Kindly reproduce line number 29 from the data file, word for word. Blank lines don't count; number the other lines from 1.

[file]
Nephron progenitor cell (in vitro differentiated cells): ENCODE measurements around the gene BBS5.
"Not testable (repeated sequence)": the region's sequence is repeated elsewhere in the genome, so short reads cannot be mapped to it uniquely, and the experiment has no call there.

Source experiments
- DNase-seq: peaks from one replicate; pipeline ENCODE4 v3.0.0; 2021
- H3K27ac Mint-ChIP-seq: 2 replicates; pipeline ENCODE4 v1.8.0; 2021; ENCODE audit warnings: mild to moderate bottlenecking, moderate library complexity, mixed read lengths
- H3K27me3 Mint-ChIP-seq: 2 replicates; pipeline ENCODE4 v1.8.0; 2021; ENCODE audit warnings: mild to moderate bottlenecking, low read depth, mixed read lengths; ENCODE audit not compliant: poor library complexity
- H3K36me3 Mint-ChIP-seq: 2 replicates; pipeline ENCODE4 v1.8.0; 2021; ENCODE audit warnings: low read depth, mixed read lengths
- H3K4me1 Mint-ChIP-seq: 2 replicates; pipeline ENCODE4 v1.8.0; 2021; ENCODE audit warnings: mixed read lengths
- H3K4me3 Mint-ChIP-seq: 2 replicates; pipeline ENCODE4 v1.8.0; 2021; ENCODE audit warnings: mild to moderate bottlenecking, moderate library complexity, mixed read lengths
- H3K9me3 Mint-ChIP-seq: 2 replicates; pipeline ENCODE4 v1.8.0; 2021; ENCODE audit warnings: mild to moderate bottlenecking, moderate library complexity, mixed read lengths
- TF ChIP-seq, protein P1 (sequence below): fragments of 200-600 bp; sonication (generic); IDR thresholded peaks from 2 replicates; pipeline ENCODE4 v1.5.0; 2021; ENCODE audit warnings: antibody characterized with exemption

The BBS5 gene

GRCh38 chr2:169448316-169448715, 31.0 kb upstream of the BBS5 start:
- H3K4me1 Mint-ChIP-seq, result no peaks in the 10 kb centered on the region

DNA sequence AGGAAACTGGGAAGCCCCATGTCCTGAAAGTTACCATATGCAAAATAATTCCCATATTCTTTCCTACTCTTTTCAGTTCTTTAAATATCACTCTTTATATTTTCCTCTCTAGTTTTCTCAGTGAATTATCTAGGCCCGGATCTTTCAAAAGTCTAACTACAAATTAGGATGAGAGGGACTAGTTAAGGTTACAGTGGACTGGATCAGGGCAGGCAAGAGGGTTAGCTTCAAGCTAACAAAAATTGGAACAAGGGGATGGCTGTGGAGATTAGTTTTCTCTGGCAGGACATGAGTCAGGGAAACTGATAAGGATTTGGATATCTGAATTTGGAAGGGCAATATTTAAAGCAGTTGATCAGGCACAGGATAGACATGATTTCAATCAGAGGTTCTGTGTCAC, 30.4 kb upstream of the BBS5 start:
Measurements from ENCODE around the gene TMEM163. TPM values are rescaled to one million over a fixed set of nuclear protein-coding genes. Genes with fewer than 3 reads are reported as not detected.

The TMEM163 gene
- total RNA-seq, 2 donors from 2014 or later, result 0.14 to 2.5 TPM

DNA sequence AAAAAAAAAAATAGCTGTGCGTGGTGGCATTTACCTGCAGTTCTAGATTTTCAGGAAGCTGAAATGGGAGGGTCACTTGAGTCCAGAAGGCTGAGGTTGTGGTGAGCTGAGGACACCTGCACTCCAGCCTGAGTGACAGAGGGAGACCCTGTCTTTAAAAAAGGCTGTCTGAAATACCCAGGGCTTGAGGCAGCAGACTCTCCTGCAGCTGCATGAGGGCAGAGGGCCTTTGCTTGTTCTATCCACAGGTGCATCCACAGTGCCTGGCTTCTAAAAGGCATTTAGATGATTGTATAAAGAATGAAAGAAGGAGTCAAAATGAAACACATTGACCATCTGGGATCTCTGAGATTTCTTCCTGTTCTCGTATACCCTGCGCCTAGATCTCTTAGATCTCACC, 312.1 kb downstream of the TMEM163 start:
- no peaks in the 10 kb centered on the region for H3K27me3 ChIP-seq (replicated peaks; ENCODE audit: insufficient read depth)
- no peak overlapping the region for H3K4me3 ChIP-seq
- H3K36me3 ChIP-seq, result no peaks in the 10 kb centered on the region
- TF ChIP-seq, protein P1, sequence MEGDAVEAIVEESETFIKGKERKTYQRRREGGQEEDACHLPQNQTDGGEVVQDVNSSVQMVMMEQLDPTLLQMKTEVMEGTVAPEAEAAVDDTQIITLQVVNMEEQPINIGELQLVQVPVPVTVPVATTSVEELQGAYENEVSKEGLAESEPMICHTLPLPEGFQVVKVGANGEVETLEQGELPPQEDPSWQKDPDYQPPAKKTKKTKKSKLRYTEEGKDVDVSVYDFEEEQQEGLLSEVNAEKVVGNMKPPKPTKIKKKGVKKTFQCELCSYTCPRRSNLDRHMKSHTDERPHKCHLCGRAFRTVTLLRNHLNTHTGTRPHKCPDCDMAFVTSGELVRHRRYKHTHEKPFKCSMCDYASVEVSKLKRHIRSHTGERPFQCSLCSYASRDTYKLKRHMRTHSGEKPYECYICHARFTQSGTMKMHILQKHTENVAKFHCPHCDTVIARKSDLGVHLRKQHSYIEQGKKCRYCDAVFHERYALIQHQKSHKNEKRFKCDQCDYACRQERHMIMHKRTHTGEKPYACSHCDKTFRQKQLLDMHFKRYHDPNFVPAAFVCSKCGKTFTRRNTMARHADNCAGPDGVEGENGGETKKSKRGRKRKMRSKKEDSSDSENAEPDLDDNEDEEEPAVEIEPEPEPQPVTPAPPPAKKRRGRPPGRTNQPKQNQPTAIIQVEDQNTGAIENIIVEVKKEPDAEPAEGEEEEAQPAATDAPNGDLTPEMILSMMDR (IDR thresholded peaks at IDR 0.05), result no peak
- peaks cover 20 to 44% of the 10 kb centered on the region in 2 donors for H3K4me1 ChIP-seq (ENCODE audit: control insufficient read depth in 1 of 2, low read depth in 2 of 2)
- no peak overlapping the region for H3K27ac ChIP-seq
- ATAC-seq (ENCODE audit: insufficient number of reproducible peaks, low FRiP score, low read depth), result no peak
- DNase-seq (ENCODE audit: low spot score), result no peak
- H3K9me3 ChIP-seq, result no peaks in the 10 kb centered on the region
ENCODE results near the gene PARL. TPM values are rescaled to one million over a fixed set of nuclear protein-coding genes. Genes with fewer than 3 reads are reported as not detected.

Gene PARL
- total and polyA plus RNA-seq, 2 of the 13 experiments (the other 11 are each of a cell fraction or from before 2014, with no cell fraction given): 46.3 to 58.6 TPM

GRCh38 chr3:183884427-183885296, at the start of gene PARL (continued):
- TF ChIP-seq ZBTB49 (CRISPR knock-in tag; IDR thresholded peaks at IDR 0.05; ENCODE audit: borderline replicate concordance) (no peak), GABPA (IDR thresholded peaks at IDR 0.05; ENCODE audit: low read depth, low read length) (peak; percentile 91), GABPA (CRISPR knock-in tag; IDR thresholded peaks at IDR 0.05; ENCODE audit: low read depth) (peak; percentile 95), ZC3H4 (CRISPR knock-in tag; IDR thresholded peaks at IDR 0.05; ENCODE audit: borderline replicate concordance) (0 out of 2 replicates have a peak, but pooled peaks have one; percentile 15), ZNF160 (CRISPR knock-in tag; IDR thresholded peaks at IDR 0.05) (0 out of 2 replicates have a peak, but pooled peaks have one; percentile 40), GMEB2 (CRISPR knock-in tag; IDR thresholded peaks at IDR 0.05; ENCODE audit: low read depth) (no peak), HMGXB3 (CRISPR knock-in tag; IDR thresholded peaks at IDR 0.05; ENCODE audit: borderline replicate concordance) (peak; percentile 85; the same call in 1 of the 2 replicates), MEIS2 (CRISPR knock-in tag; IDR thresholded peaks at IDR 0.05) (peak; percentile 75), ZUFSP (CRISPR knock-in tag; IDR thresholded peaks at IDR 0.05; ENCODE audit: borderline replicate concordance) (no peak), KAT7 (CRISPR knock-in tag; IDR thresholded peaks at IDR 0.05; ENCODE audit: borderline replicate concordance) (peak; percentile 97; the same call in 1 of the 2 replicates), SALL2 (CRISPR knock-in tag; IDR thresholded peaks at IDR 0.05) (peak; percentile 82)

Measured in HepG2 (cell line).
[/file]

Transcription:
ENCODE results near the gene PARL. TPM values are rescaled to one million over a fixed set of nuclear protein-coding genes. Genes with fewer than 3 reads are reported as not detected.